 Every project uses some test process. Ex: “big bang” approach is a process used in relatively
small single person projects.

 During the test process phases like unit test, integration test, system test etc, we can measure how
many defects were found in each phase.

 Defects found at later stage will be costlier to fix.

Krupa K S, Asst. Professor 21


Global Academy of Technology
Software Testing-15IS63 Dept., of ISE Module -
I

 Hence, a metric that classifies defects according to the phase in which they are found assists in
evaluating the process itself.

Example: In one software development project, it was found that 15% of the total defects were reported by
customers, 55% of the defects prior to shipping were found during system test, 22% during integration
test, and the remaining during unit test. The large number of defects found during the system test phase
indicates a possibly weak integration and unit test process. The management might also want to reduce the
fraction of defects reported by customers.

Product Metrics: generic


 Product metrics relate to a specific product Ex :a compiler for a programming language.

 These are useful in making decisions related to the product, for ex, “Should this product be
released for use by the customer ?”

 There are 2 types of Product metrics a) the Cyclomatic complexity and b) the Halstead metrics.

 The cyclomatic complexity proposed by Thomas McCabe in 1976 is based on the control flow of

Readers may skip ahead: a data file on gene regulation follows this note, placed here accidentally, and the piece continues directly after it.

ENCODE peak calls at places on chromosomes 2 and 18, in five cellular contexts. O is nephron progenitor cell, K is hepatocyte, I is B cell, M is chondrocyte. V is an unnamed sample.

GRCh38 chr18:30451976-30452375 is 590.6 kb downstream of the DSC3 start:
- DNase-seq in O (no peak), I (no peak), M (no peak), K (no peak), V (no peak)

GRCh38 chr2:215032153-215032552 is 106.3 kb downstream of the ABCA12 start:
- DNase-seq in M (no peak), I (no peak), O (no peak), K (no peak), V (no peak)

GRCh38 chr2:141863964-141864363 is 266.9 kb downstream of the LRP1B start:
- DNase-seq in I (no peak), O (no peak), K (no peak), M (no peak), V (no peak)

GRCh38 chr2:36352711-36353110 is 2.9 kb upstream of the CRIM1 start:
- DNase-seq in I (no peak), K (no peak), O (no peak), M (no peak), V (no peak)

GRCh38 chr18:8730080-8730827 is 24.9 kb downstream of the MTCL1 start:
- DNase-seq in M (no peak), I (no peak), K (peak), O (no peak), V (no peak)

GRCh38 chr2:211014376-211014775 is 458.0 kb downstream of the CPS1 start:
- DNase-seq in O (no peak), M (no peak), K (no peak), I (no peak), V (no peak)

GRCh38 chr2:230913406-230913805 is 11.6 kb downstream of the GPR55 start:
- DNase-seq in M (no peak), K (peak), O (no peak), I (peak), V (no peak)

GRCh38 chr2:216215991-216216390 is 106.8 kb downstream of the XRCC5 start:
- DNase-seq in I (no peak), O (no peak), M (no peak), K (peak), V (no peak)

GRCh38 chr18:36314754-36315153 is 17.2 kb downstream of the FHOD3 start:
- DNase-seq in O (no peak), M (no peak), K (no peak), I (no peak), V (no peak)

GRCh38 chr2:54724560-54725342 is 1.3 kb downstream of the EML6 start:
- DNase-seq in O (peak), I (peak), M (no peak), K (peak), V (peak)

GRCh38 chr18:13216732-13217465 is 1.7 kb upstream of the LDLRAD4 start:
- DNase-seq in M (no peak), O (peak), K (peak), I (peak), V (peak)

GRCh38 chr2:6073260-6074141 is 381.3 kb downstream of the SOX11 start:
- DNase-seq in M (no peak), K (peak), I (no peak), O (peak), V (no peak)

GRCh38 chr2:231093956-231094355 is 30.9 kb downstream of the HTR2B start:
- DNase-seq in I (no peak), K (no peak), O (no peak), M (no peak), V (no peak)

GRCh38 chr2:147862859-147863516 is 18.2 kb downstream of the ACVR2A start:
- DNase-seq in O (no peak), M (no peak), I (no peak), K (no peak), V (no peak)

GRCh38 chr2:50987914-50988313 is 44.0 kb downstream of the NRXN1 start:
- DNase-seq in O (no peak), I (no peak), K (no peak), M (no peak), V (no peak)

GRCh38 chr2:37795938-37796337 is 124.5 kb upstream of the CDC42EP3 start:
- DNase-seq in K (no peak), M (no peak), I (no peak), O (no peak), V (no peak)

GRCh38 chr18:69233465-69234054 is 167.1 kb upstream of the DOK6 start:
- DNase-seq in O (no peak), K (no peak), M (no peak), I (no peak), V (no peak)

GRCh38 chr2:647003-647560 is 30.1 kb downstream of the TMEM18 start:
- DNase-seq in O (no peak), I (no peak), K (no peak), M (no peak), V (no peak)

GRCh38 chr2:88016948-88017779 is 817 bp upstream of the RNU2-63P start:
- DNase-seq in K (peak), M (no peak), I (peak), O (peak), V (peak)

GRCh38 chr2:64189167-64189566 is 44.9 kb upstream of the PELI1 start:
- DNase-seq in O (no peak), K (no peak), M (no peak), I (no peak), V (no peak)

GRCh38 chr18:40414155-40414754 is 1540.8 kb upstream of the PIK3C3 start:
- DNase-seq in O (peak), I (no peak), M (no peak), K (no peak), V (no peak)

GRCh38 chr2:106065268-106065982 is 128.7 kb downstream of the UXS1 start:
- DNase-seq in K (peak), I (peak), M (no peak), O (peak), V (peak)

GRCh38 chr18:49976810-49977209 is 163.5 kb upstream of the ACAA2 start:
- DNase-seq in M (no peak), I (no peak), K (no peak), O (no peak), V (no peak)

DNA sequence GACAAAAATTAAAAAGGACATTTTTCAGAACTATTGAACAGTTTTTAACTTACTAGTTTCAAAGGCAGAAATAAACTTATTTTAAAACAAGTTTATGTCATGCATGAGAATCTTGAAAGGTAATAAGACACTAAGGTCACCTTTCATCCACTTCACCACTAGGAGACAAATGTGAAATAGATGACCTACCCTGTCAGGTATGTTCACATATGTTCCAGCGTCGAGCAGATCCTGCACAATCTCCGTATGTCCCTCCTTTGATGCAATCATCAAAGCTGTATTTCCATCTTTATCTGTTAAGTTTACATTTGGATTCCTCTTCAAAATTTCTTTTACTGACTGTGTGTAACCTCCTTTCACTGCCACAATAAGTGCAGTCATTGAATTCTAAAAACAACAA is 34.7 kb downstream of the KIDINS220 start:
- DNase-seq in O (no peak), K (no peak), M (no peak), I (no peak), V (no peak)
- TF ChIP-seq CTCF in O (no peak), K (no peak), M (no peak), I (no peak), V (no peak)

a program.

 Given the CFG G of program Ρ containing Ν nodes, Ε edges, and p connected procedures, the
cyclomatic complexity V(G) is computed as follows:

V(G) = E – N + 2p

 It is a measure of program complexity; higher values imply higher complexity. This is a product
metric.

 V(G) is the complexity of a CFG G that corresponds to a procedure p reachable from the main
procedure. Also, V(G) is not the complexity of the entire program, instead it is the complexity of
a procedure in program Ρ that corresponds to G.

 Larger values of V(G) tend to imply higher program complexity and hence a program more
difficult to understand and test than one with a smaller values. V(G) is 5 or less are recommended.

 Halstead complexity measures were published by late Professor Maurice

 Table below lists some of the Halstead complexity metrics. Using program size (S) and effort (E),
the following estimator has been proposed for the number of errors (B) found during a software
development effort:

 B = 7.6E0.667S0.333

Krupa K S, Asst. Professor 22


Global Academy of Technology
Software Testing-15IS63 Dept., of ISE Module -
I

 An advantage of using an estimator such as Β is that it allows the management to plan for testing
resources. For example, a larger value of the number of expected errors will lead to a larger
number of testers and testing resources to complete the test process over a given duration.

Table : Halstead measures of program complexity and effort.

Product metrics: OO software :